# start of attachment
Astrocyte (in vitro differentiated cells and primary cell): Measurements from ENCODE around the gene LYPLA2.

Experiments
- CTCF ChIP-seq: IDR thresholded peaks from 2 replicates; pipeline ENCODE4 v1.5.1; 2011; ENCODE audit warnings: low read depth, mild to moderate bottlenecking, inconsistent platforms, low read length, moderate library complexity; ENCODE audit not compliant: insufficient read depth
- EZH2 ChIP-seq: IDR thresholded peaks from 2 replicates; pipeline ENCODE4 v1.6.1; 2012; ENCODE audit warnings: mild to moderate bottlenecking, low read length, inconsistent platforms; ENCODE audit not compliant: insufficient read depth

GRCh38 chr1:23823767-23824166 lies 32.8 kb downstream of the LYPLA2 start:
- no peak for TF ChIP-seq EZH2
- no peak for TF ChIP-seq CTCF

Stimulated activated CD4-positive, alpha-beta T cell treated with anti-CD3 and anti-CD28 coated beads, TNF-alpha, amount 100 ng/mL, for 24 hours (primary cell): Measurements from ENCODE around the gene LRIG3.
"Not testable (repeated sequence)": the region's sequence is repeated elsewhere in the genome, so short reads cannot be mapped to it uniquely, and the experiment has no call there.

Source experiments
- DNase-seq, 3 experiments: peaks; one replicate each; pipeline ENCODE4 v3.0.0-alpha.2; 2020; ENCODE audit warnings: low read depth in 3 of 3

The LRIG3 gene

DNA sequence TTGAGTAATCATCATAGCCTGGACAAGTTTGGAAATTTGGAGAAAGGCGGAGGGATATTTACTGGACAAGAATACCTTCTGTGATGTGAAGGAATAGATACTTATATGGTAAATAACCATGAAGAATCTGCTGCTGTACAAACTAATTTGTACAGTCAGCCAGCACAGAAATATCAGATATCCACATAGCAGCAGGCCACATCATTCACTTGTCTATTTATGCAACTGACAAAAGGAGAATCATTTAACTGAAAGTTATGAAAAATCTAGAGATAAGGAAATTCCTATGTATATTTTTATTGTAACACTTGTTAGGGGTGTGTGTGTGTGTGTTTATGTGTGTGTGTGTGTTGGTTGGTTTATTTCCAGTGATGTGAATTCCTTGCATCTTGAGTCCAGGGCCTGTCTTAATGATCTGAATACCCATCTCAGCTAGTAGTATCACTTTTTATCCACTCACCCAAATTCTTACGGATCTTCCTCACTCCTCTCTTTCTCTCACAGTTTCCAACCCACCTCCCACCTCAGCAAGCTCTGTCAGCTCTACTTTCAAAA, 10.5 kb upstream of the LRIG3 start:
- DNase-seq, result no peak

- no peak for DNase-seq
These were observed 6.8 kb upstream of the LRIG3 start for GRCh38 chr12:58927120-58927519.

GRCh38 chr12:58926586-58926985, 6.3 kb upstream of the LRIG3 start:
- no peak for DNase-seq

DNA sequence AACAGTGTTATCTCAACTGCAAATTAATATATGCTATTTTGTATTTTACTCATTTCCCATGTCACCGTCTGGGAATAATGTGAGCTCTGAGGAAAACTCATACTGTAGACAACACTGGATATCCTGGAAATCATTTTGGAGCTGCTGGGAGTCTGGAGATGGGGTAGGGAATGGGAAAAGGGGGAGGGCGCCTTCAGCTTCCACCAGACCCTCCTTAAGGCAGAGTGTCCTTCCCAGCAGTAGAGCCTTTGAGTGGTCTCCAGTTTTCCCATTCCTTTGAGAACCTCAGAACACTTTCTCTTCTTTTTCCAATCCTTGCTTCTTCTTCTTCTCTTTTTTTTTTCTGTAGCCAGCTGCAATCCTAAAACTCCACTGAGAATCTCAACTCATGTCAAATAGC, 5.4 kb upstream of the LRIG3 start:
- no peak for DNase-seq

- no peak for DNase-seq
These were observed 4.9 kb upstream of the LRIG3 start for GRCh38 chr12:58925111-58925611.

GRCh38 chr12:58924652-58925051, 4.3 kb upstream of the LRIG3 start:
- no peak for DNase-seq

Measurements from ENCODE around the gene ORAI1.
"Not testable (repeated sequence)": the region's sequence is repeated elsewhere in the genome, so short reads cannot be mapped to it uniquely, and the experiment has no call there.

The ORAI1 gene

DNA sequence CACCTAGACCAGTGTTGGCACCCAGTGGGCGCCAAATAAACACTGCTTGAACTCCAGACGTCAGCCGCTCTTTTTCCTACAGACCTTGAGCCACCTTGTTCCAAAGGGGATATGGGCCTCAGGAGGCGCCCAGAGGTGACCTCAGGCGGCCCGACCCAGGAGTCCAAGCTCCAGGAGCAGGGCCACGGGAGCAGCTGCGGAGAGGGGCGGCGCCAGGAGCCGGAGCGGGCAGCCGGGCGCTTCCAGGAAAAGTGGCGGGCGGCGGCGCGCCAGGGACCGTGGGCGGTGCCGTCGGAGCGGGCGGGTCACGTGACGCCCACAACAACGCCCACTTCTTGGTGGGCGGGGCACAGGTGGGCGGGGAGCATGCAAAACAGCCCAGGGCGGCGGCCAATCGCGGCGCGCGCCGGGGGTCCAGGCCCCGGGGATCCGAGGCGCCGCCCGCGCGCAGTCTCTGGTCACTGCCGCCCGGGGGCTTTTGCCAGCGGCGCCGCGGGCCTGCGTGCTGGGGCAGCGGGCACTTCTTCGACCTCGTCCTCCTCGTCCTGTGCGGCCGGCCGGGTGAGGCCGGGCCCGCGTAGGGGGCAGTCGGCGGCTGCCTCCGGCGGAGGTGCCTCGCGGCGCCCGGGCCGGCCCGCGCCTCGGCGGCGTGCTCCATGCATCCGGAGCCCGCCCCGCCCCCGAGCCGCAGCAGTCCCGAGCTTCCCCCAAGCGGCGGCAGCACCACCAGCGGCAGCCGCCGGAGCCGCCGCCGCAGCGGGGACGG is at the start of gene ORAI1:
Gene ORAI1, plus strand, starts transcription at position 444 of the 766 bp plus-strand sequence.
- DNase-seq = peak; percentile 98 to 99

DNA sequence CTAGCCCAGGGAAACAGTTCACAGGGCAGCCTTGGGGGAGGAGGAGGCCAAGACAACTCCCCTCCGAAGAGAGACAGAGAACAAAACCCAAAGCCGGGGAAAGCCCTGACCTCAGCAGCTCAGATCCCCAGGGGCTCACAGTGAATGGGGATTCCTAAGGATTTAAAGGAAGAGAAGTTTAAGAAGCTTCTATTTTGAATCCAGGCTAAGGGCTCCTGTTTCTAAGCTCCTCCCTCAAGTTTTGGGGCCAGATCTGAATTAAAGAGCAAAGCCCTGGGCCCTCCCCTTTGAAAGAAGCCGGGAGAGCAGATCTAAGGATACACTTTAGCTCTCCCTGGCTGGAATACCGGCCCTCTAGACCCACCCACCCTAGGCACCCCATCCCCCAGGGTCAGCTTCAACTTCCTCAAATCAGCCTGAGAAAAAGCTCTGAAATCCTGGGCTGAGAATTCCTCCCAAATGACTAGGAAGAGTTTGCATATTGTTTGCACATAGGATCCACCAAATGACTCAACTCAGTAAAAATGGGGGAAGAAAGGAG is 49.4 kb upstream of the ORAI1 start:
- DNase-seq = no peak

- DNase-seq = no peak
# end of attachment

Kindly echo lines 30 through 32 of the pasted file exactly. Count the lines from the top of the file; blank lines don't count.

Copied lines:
- DNase-seq = peak; percentile 98 to 99

DNA sequence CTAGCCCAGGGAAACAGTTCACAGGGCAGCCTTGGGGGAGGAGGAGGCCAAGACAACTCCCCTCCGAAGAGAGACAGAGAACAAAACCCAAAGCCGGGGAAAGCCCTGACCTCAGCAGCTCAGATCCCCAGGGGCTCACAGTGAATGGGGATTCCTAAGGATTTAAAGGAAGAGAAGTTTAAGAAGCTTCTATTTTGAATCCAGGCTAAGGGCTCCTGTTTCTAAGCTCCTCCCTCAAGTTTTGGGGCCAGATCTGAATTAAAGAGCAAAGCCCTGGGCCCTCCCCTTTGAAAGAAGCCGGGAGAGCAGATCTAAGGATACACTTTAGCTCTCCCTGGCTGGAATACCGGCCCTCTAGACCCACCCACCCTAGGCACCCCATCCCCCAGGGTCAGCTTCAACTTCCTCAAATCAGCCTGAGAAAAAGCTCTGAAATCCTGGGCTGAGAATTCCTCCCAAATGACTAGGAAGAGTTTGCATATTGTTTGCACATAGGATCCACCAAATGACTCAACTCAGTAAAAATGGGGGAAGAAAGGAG is 49.4 kb upstream of the ORAI1 start:
- DNase-seq = no peak